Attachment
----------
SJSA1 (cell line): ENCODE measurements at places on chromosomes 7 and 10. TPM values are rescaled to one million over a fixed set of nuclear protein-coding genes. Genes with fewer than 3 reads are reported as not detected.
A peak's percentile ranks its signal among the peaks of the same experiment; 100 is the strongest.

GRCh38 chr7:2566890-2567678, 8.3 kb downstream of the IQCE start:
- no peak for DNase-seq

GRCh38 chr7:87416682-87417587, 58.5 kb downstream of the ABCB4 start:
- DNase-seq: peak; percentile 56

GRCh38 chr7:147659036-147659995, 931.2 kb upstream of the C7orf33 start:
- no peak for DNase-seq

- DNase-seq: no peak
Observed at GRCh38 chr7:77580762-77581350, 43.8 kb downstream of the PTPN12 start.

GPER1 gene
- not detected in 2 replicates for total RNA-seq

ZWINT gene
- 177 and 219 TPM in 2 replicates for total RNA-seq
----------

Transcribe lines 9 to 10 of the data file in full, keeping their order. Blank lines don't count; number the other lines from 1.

- DNase-seq: no peak
Observed at GRCh38 chr7:77580762-77581350, 43.8 kb downstream of the PTPN12 start.